Posted By RichC on March 22, 2012
It’s easy for someone like me with a fiscally and socially conservative ideology to disagree with President Obama and his expansion of government. I disagree with his irresponsible deficit spending, his liberal social philosophies and adding new entitlements. As he approaches re-election he has also returned to blaming someone else for problems, even after 3+ years in office (2 with a Democratic congress) … which I know is probably just “campaign mode,” but he should at least take the credit or blame for those things he did accomplish (or destroy, depending on your perspective).
That’s not necessarily the reason for my angst in this post, because not everything spawn from my irritation with President Obama, the Democrats or those further left. I’m also frustrated with those from those within the Republican party. I’m sure that I’m not a lone GOPer … as one who is a believer in smaller government, a strong defense, self-responsibility and the basic Republican platform, … but some politicians get caught up in the attack everything the opposition supports. For example, whenever alternatives to oil are brought up as a way to make us less dependent, more self-sufficient and someone is focused on something “renewable” … it is satirically attacked and joked about – as with the latest belittling of growing algae for fuel. It is as if leaders in the Republican party are as blind when discussing energy (only see drilling as an answer) as Democrats are when talking about deficits and debt (only wanting taxing and spending more).
Drill Baby Drill – a parody of Chuck Berry’s Johnny B. Goode
When Newt Gingrich belittles the potential of a renewable such as algae as part of the “all of the above” solution for energy independent, he does a disservice to reasonable Republicans (for the record I voted for Romney in our Ohio GOP primary). When those on the right repeat the “drill baby drill” mantra, I get as irritated as watching the Alexandra Pelosi documentary “Obama Bucks” in the below HBO YouTube clip. Both our dependence on just “drilling” and this growing of the entitlement society has to end; I can’t believe that 50% of Americans receive more money from the government than they pay in … and that’s not even counting the services offered by government such as securing our nation.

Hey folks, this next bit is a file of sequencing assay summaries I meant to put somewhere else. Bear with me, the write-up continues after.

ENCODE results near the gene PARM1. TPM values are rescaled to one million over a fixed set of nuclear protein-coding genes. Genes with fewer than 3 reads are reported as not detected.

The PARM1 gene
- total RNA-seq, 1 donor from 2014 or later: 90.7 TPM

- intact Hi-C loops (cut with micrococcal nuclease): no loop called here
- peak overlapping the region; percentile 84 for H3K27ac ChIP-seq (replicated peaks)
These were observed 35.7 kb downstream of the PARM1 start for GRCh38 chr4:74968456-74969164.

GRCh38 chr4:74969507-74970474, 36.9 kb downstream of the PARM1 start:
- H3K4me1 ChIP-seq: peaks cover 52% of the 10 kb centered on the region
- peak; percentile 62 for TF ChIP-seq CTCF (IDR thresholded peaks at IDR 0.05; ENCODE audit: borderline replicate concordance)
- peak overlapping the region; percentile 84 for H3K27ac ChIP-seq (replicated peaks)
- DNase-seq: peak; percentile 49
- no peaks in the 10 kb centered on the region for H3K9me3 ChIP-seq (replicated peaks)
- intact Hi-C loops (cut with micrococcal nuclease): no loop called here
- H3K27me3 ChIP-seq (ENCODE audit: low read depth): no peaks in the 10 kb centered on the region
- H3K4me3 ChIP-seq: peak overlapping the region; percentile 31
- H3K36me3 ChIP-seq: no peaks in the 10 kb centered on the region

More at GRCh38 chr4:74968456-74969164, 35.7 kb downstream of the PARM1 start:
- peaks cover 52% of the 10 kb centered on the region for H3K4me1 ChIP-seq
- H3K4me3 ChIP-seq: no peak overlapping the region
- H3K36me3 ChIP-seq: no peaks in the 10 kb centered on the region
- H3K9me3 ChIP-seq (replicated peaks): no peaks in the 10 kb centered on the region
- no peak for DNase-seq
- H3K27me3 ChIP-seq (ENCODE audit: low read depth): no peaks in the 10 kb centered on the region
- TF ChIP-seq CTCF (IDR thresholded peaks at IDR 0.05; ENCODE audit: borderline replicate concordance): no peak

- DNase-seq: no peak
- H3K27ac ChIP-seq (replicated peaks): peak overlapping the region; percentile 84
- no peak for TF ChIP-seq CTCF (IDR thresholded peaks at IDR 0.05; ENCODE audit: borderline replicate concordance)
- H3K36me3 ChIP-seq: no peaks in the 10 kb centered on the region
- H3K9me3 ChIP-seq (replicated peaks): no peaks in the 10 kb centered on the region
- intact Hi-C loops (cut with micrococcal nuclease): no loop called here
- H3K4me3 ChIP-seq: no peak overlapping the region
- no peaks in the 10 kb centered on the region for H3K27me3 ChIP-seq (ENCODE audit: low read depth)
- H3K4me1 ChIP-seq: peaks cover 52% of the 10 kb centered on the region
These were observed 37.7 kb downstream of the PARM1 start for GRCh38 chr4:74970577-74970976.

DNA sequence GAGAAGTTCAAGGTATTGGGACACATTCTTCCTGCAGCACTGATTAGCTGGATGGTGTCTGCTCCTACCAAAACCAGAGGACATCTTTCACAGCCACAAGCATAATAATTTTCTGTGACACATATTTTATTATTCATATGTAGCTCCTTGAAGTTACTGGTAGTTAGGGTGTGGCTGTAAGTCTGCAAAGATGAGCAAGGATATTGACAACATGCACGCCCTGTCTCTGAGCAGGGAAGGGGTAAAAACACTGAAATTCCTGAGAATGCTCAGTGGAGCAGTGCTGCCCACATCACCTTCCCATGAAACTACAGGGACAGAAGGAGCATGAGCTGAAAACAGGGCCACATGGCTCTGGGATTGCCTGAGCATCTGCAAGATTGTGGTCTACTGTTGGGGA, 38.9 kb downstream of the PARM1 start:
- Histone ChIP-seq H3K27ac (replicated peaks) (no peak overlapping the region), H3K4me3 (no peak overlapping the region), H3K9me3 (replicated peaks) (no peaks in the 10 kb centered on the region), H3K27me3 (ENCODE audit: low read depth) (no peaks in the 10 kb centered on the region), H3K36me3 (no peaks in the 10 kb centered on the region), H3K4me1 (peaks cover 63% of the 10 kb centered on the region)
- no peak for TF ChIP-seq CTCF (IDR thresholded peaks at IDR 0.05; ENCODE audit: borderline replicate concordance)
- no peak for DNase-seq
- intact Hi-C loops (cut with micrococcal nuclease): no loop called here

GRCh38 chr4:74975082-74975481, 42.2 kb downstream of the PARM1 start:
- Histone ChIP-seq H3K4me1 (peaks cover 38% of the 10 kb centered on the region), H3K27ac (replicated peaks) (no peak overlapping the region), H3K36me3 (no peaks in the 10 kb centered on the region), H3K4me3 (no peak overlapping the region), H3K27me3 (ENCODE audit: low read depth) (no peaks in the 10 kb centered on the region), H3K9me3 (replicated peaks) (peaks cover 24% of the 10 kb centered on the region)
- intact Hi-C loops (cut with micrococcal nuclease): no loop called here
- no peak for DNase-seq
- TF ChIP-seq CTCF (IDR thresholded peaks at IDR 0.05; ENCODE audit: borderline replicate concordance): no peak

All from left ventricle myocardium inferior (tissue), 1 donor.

Back to GOP primary hopefuls and energy, instead of using there position as candidates to educate why some options aren’t an immediate solution they go with the rhetoric of “just drilling.” Candidates like like the intellectual Newt Gingrich make comments that all but derail support alternatives to petroleum. His 1-5 points are misleading and overly assuming when he discounts the potential of creating a new American industry (in turn a job creator) that could expand around high volume algae to oil production on desert land that is currently unable to produce other crops. Algae to oil isn’t has far fetched as it is being portrayed – intellectually dishonest and harmful to advancing our nation’s energy independence.
GINGRICH: “… fuel from algae costs anywhere between $140 and $900 a barrel to produce today. As most Americans probably understood intuitively when they heard the President’s speech, there’s not much indication algae can ever overcome its fundamental problems to be competitive with oil and natural gas, of which the world also has plentiful supplies.”
While I don’t disagree with natural gas as an accessible and immediate energy option, those who study economics can tell you that adding cars and trucks to the additional power plants (nuclear are being replaced by NG) along with existing homes and industrial heating will push up demand and therefore prices. Eventually our currently cheap natural gas won’t be the perfect solution either … we better be adding a few more arrows in our quiver … especially renewables that can create jobs and an entirely new industry.
As a nation (a world), we need a variety of energy sources that can compete fairly with each other. I have no disagreement with stopping the subsidies, combatting oil cartels, unfair trade and shining the light on the congressional favors given to select energy sectors. (BTW, I’m ok with a few dollars of non-profit, non-commercial research — key point: few $ and not the Billions to hand picked industries – Solyndra comes to mind). We do need the next generation of scientists and the innovations that keep the U.S. competitive when it comes to energy use and production. So let’s not politicize everything energy. It doesn’t have to be one or the other when is comes to petroleum verses alternatives … it can be all of the above competing and co-existing.